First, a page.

a CAN node on a vehicle;
said CAN node monitors a CAN bus to detect when action from a person requires an entrance and exit step to be extended or retracted;
said action from said person changes a door opening or closing;
upon said action said CAN node commands said exit step to extend or retract;
said command is a wired command or a wireless command, and
said CAN node is added to a pre-existing vehicle CAN bus vehicle.
2. The CAN bus interface that controls an entry and exit step according to claim 1, wherein said emitted wireless signal includes multiple transmission addresses.
3. The CAN bus interface that controls an entry and exit step according to claim 1, wherein said wireless signal includes a cyclic redundancy check.
4. The CAN bus interface that controls an entry and exit step according to claim 1, wherein CAN node decodes an opening and closing of a driver side front door, a driver side rear door, a passenger side front door and a passenger side rear door.
5. The CAN bus interface that controls an entry and exit step according to claim 4, wherein said command instructs one or more of said entrance and exit steps to be extended or retracted.
6. The CAN bus interface that controls an entry and exit step according to claim 1, wherein said CAN node parses data from said CAN bus to determine a status change of all the doors on said vehicle.
7. A retractable truck step with wireless door sensor comprising:
at least one motor connected to at least one transmission that extends and retracts at least one automated vehicle entrance and exit step;
said at least one automated vehicle entrance and exit step is placed at a driver side of said vehicle and at a passenger side of said vehicle;
said least one motor that is connected to at least one transmission is sealed from water intrusion;
at least one sensor that detects when a door is opened and or closed;
said sensor emitting a wireless signal to a receiver when said door is opened and closed;
said wireless signal includes vehicle ID information, and
a receiver that receives said emitted wireless signal to operate said motor.
8. The retractable truck step with wireless door sensor according to claim 7, wherein said emitted wireless signal includes multiple transmission addresses.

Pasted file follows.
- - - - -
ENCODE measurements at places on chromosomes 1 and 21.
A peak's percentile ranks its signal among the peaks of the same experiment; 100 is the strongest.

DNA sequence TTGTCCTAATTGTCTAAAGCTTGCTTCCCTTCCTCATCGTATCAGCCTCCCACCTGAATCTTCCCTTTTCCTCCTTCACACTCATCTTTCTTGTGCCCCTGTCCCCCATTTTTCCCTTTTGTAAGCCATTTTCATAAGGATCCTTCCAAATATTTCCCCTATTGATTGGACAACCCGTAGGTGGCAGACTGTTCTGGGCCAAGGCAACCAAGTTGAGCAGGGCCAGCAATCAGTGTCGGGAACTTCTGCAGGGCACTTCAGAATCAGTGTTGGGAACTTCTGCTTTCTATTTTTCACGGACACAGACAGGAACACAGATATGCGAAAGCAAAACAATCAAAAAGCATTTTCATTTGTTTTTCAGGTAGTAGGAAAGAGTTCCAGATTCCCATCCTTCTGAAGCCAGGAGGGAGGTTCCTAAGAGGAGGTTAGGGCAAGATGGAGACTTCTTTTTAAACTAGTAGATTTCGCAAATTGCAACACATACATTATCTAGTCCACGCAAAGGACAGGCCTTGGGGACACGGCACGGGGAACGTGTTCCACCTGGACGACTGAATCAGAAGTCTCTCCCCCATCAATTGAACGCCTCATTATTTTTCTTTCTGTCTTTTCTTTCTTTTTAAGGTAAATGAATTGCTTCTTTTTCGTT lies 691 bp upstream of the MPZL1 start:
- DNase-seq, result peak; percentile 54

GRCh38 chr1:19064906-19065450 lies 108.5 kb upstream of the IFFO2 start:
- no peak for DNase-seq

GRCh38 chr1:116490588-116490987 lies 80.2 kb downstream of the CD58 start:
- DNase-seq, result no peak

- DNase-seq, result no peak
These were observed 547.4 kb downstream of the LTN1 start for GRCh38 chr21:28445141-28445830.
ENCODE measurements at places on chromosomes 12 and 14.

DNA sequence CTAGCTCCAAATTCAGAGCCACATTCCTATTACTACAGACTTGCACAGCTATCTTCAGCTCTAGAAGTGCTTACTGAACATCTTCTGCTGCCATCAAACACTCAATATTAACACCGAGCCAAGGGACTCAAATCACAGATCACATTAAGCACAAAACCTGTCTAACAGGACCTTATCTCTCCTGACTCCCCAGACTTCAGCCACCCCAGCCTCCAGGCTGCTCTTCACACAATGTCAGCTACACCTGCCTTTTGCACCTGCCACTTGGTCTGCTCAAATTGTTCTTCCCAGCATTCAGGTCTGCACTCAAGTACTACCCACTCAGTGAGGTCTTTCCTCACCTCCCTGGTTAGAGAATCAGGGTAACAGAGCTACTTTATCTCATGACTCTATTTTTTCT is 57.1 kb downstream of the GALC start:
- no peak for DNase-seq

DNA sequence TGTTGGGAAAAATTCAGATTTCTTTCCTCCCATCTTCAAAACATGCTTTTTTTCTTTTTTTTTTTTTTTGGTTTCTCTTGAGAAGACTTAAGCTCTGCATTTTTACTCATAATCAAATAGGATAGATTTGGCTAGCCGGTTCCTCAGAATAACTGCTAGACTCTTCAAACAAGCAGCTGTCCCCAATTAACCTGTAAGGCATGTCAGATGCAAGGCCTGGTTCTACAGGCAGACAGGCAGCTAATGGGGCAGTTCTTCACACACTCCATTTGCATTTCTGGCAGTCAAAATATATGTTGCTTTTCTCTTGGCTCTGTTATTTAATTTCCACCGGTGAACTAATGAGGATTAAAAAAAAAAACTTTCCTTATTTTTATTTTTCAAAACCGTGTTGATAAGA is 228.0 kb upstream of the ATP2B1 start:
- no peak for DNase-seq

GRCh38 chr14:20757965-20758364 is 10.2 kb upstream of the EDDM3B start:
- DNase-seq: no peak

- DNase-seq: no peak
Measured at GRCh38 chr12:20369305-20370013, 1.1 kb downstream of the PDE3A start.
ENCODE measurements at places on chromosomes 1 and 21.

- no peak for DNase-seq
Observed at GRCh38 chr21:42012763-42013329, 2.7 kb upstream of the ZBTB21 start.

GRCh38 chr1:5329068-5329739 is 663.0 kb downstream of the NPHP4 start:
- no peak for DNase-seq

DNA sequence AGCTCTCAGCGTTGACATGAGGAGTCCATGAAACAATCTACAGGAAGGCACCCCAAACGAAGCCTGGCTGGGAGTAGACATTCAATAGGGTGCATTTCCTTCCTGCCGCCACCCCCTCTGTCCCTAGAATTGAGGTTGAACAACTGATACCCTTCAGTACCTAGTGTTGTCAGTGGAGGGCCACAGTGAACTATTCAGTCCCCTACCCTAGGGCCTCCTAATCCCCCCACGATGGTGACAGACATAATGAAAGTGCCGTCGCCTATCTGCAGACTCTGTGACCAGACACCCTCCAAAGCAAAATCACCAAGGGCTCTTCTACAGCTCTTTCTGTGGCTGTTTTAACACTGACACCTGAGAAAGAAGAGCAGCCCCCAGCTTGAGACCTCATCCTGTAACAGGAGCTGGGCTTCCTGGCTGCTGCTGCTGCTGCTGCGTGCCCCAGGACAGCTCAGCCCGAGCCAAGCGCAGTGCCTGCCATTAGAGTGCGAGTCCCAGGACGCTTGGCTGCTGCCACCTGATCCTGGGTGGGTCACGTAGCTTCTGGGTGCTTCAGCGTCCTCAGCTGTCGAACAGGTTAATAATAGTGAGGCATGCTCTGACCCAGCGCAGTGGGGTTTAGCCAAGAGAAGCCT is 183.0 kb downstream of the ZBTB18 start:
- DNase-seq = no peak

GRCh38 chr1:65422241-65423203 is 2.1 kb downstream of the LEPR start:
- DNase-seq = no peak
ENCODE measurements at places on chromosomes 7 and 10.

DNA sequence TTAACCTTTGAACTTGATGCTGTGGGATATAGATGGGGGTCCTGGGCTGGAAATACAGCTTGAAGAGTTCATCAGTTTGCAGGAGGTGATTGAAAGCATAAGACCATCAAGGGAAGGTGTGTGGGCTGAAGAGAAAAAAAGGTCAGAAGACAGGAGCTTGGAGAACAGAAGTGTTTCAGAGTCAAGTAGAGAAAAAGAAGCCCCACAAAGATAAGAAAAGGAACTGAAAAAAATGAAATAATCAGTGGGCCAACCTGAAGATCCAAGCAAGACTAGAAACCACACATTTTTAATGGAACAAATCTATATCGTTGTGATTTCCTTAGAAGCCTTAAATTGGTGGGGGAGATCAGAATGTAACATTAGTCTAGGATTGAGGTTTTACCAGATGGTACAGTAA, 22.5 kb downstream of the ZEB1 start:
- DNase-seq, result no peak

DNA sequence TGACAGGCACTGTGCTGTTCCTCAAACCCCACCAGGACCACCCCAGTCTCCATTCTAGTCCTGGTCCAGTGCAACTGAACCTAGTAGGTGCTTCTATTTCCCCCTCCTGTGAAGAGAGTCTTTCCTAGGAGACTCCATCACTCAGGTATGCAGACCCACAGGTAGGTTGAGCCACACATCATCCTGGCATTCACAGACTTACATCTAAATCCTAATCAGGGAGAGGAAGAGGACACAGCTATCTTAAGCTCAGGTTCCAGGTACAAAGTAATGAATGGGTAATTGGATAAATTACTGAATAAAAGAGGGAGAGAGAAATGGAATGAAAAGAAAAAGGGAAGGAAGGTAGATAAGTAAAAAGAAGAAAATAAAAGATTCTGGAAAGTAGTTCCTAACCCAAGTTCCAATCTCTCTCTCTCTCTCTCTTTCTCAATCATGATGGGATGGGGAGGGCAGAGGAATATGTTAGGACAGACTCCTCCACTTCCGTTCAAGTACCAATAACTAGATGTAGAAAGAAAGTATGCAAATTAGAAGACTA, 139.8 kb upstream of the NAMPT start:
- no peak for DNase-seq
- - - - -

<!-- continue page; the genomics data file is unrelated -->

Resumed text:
9. The retractable truck step with wireless door sensor according to claim 7, wherein said wireless signal is sent at a timed interval of 0.1 to 5 seconds to identify that the door is still open.
10. The retractable truck step with wireless door sensor according to claim 9, wherein said receiver detects an absence of signals from said sensor.
11. The retractable truck step with wireless door sensor according to claim 7, wherein said controller operates said at least one motor that extends and retracts said at least one automated vehicle entrance and exit step.
12. A retractable truck step with wireless door sensor according to claim 7, wherein said transmission is with a torsion bar link between said at least one motor and at least one idler linkage.
13. A retractable truck step with controller area network (CAN) bus interface comprising:
a CAN node on a vehicle;
said CAN node monitors a CAN bus to detect when action from a person requires an entrance and exit step to be extended or retracted;
said action from said person is a change in a door opening or closing;
at least one motor connected to at least one transmission that extends and retracts at least one automated vehicle entrance and exit step;
said at least one automated vehicle entrance and exit step is placed at a driver side of said vehicle and at a passenger side of said vehicle, and
upon said action said CAN node commands said at least one motor to extend or retract said at least one automated vehicle entrance and exit step, and
said at least one transmission is with a torsion bar link between said at least one motor and at least one idler linkage.
14. The retractable truck step with CAN bus interface according to claim 13, wherein said CAN node is wired to said at least one motor.
15. The retractable truck step with CAN bus interface according to claim 13, wherein said CAN node uses a wireless communication to said at least one motor.
16. The retractable truck step with CAN bus interface according to claim 13, wherein said wireless communication includes multiple transmission addresses.
17. The retractable truck step with CAN bus interface according to claim 13, wherein said wireless communication is to a controller that operates said at least one motor that extends and retracts said at least one automated vehicle entrance and exit step.
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Cited By (5)

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US10118557B2 (en) 2015-05-22 2018-11-06 Magna Closures Inc. Automated retractable step system, sensor system for a moveable vehicle member, and actuator assembly for a moveable vehicle member
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US10118557B2 (en) 2015-05-22 2018-11-06 Magna Closures Inc. Automated retractable step system, sensor system for a moveable vehicle member, and actuator assembly for a moveable vehicle member
WO2016192380A1 (en) * 2015-06-01 2016-12-08 T-Max (Hangzhou) Technology Co., Ltd Vehicle and vehicle step apparatus